Olympic salute Coca Cola folk art

Coca Cola Company
The Silver Anvil Award for 1997

General review
From its traditional relief bottle, Coca Cola moved away in the 1970s and 1980s, when larger-size packaging, usually with flat walls, began to gain ground in the market. Everything changed in 1994 when, with the advent of a new technology that allowed plastic relief packaging, the company again began to actively use the relief bottle in order to clearly emphasize the difference between its drink and all other soft drinks.
To support the worldwide initiative for the use of embossed bottles, the Coca Cola marketing team of six people was asked to develop and implement a program aimed at consumers of all ages, representing different cultures and lifestyles.

A formal study of consumers confirmed that nothing so corresponds to the image of Coca Cola, as a relief bottle. This study showed, however, that the company should not only emphasize the “rational” benefits of the bottle (convenient to carry, light, etc.), but also revive the “emotional” connection with the consumer through the packaging. He needed to be reminded why the relief bottle was really special. In addition to this problem, many young people did not have to buy a relief bottle, and the shape was of less importance to them.
The study also showed that many people consider the relief bottle aesthetically attractive, a kind of folk art. Indeed, artists, including Howard Fmster of Georgia, used the bottle constantly in their works. Experts in the field of painting confirmed that the shape of this bottle has deep roots in traditional folk art and similar forms exist in the traditions of almost every world culture.

Starting from this research, the marketing team created a unique exposition based on the traditions of folk art, using a relief bottle as a common element. The project “Olympic salute Coca Cola folk art”, held against the background of the global world sporting event – the century of the Olympic Games in 1996 – had the following objectives:

  • it is clear to say that Coca Cola is a special and unlike other soft drink (“Only Coca Cola!”);
  • to consolidate the position under which Coca Cola is an indispensable part of the surrounding everyday life;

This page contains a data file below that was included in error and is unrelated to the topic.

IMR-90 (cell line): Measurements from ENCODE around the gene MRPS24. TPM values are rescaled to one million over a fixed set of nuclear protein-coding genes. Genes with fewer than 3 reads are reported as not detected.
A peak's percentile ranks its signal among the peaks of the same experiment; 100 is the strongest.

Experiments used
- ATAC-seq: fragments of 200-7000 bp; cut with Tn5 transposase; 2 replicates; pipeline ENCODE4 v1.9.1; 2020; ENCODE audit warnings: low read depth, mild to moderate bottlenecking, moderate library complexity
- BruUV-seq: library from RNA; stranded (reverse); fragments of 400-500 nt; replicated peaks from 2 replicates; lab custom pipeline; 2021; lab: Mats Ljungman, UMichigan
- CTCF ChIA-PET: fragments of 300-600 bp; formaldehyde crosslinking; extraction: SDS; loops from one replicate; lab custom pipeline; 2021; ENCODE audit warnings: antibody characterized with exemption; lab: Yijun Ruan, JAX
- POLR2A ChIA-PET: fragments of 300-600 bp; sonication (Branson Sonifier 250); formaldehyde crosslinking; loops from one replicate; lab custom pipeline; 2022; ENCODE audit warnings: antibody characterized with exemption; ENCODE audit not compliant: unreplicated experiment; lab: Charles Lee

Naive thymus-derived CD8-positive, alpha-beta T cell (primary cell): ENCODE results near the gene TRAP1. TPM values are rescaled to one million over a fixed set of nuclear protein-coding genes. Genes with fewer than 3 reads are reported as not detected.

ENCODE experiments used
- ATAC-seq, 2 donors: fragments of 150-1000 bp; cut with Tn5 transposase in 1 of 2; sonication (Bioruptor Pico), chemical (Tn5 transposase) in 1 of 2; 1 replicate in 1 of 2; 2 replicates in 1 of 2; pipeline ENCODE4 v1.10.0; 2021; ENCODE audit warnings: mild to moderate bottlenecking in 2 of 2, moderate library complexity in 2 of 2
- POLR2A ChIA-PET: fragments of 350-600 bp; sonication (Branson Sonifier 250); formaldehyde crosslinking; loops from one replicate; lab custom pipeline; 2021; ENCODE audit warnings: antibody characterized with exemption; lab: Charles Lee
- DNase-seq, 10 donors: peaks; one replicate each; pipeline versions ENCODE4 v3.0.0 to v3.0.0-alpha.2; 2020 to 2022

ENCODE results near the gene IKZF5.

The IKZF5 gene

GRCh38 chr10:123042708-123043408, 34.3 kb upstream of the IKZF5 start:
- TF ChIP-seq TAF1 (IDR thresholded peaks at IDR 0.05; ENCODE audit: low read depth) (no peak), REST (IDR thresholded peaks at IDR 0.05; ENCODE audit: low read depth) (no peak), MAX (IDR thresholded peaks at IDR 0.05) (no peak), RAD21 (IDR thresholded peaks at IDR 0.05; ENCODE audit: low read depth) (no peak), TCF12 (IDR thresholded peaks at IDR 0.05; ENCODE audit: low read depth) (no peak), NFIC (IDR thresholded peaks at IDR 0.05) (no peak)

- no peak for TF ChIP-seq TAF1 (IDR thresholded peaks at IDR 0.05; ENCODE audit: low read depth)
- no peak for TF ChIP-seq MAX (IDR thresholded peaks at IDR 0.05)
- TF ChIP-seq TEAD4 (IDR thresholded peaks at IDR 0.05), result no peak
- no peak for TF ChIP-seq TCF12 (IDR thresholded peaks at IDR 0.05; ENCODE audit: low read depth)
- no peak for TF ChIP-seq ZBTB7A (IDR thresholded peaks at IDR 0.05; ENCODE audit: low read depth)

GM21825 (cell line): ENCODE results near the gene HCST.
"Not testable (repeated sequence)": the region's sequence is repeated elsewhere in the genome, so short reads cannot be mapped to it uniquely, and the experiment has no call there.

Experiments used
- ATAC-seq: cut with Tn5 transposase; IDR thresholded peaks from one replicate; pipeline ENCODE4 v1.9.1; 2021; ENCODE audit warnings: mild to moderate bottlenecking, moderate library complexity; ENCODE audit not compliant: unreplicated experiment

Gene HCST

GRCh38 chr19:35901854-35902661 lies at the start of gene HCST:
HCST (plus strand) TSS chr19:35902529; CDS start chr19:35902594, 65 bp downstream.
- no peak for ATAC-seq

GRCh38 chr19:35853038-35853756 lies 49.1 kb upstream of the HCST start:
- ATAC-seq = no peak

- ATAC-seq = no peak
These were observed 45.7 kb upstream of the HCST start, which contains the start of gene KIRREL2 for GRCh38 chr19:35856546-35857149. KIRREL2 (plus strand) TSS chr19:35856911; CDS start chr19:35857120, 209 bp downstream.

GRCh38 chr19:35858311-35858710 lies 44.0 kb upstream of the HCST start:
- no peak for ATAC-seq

• create a sense of “ownership” of a relief bottle among consumers.

At the heart of the message is: “Nothing so much corresponds to the essence and spirit of Coca Cola, like a relief bottle, and nothing so much corresponds to the essence and spirit of the people as its traditional art.”
To join the project invited countries participating in the Olympics. Additional information was requested from the Coca Cola representative offices, the project was improved, a detailed description was developed to convince colleagues in other countries to participate in the program.
According to the plan, each participating country defined its own approach to the creation of sculpture – some appointed artists, others held qualifying competitions, some worked with schools and universities. Artists were given the freedom to come up with a design that best reflected the local culture. The Museum of American Folk Art helped select for the creation of bottles five American artists who represented different regions of the country and used different means of artistic expression.
The total biennial budget was 400 thousand dollars, of which 242 thousand (60%) were spent on the preparation of the exhibition and the delivery, storage and recovery of bottles (with the exception of expenses for artists and promotion to the international market).
The marketing team coordinated all aspects of the program. We had to solve thousands of problems related to logistics, from the transportation and restoration of bottles to the curating of the exhibition and recruitment.


  • The result exceeded all expectations, as folk artists from 54 countries created multicolored, three-dimensional bottles (from 2 to 12 feet * in height) from local materials. They were such different people as a wood carver from Belize, a toy manufacturer from Uruguay, a school teacher from the Fiji Islands, an Irish schoolgirl, a former servant from South Africa and Finster, the inspirer of the program.